Utilize este identificador para referenciar este registo: http://hdl.handle.net/10400.1/2707
Título: Reinventing America on the battlefields of Spain or following the party line: conflicting perceptions of the Spanish Civil War in the present and in the past
Autor: Lopes, António Manuel Bernardo
Palavras-chave: Spanish Civil War
International brigades
Lincoln bBrigade
Fascism
Communism
Communist Party USA
Data: 2012
Editora: Associação Portuguesa de Estudos Anglo-Americanos
Resumo: Isolationism and neutrality are two of the recurrent themes in the study of the history of the U.S. foreign policy in the interwar years. The trauma of the Great War, which had swept away 130.000 U.S. lives and had cost $30 billion, had led public opinion to strongly oppose any involvement with European affairs. Besides, the urgent need for economic recovery during the dismal years of the Great Depression did not leave Roosevelt much room for manoeuvre to influence international events. His positions regarding the intentions of the Fascist states remained, at best, ambivalent. These facts notwithstanding, about 2800 U.S. citizens crossed the Atlantic and rushed in to help democratic Spain, which was on the verge of becoming one more hostage in the hands of the Fascism. They joined the other British, Irish and Canadian volunteers and formed the XV International Brigade. 900 Americans never returned home. This alone should challenge the commonly held assumption that the American people were indifferent to the rise of the Fascist threat in Europe. But it also begs other questions. Considering the prevailing isolationist mood, what really motivated them? With what discursive elements did these men construct their anti Fascist representations? How far did their understanding of the Spanish democracy correspond to their own American democratic ideal? In what way did their war experience across the Atlantic mould their perception of U.S. politics (both domestic and foreign)? How far did the Spanish Civil War constitute one first step towards the realization that the U.S. might actually be drawn into another international conflict of unpredictable consequences? Last but not the least, what ideological, political and cultural complicity existed between the men from the English-speaking battalions? In order to unearth some of the answers, I intend to examine their letters and see how these men recorded the historical events in which they took part. Their correspondence emerged from the desire to prove their commitment to a common cause and spoke of a common war experience, but each letter, in its uniqueness, ends up mirroring not only the social and political background of each individual fighter, but also his own particular perspective of the war, of world politics and of the Spanish people. We shall see how these letters differ and converge and how these particular accounts weave, as in an epistolary novel, a larger-than-life narrative of outrage and solidarity, despair and hope.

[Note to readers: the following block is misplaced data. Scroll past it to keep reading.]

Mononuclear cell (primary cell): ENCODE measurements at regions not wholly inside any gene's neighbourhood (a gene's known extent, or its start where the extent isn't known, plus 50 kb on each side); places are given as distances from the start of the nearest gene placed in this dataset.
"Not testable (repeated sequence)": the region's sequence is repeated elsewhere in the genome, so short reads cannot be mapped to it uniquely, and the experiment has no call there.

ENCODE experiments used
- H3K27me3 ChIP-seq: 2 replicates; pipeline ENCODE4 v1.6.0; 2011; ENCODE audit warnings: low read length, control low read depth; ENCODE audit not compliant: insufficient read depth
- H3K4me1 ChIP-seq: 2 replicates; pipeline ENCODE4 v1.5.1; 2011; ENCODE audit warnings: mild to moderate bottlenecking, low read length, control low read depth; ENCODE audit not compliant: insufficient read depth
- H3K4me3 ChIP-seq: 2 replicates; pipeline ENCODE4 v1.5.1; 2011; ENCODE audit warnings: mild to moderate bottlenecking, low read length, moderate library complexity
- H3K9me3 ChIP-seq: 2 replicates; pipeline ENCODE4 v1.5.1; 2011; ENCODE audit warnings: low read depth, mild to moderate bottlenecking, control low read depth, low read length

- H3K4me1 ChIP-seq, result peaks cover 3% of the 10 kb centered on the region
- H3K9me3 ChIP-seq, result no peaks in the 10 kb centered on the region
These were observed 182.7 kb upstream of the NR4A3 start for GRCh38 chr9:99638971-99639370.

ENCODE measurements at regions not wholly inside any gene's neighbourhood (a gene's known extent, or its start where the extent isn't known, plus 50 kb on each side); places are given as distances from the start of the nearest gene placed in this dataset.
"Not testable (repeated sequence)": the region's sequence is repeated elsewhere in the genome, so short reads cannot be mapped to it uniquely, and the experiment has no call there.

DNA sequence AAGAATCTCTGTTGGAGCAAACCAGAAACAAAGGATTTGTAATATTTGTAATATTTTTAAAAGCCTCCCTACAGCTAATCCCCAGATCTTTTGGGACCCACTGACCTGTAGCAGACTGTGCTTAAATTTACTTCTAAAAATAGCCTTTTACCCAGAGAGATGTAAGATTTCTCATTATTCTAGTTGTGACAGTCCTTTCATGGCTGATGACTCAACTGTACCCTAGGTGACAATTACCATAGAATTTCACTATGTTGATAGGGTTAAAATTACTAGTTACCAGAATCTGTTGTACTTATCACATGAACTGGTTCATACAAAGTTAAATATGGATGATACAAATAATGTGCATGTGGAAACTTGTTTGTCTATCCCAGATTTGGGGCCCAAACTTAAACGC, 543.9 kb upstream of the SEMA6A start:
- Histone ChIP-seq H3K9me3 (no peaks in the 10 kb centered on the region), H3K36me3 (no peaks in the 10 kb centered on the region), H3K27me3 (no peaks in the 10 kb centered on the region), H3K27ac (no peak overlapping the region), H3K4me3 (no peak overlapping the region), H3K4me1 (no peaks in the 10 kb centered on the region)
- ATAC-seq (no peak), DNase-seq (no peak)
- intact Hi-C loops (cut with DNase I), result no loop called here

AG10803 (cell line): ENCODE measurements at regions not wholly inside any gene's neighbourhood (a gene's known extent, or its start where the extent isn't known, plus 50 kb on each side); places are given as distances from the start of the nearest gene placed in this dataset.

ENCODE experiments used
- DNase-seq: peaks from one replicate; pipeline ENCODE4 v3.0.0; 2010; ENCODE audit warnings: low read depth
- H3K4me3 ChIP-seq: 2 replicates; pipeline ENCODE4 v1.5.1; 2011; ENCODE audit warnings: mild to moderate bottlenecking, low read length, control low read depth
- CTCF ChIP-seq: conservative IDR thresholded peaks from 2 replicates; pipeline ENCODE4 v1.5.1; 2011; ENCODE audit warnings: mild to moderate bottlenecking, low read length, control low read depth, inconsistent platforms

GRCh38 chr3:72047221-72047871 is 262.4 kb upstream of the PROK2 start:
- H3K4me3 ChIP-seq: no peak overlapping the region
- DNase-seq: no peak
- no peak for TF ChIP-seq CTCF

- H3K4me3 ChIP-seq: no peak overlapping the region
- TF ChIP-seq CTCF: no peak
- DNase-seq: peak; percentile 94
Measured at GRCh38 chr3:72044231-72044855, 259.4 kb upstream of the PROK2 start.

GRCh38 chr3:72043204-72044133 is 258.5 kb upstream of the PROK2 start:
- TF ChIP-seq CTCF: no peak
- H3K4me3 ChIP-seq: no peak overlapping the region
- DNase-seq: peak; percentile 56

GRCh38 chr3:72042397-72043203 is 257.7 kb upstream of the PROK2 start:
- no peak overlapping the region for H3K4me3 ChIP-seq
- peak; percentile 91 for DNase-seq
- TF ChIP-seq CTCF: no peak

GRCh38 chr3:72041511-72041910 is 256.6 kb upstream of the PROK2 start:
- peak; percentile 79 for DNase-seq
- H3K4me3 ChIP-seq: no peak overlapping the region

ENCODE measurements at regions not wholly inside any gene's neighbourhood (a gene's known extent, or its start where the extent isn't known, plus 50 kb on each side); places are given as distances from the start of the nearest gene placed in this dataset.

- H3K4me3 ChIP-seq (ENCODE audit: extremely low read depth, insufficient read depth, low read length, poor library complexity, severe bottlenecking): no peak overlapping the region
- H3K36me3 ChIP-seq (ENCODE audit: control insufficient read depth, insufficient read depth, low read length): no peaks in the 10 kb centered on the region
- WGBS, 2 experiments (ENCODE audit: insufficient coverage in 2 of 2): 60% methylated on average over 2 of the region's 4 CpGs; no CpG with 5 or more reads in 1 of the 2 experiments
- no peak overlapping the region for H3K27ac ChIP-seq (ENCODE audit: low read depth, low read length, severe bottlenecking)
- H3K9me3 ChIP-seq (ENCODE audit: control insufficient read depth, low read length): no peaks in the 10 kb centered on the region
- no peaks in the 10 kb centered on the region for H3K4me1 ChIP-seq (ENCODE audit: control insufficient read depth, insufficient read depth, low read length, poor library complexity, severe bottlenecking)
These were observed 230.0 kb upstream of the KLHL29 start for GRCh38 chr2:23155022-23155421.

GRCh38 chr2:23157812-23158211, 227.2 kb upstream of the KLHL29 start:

Peer review: yes
URI: http://hdl.handle.net/10400.1/2707
ISSN: 0874-1409
Versão do Editor: https://sites.google.com/site/apeaadirecao/journal
Aparece nas colecções:ESE3-Livros (ou partes, com ou sem arbitragem científica)

Ficheiros deste registo:
Ficheiro Descrição TamanhoFormato 
Volunteering for Spain_Op_Cit_2012.doc61,5 kBMicrosoft WordVer/Abrir


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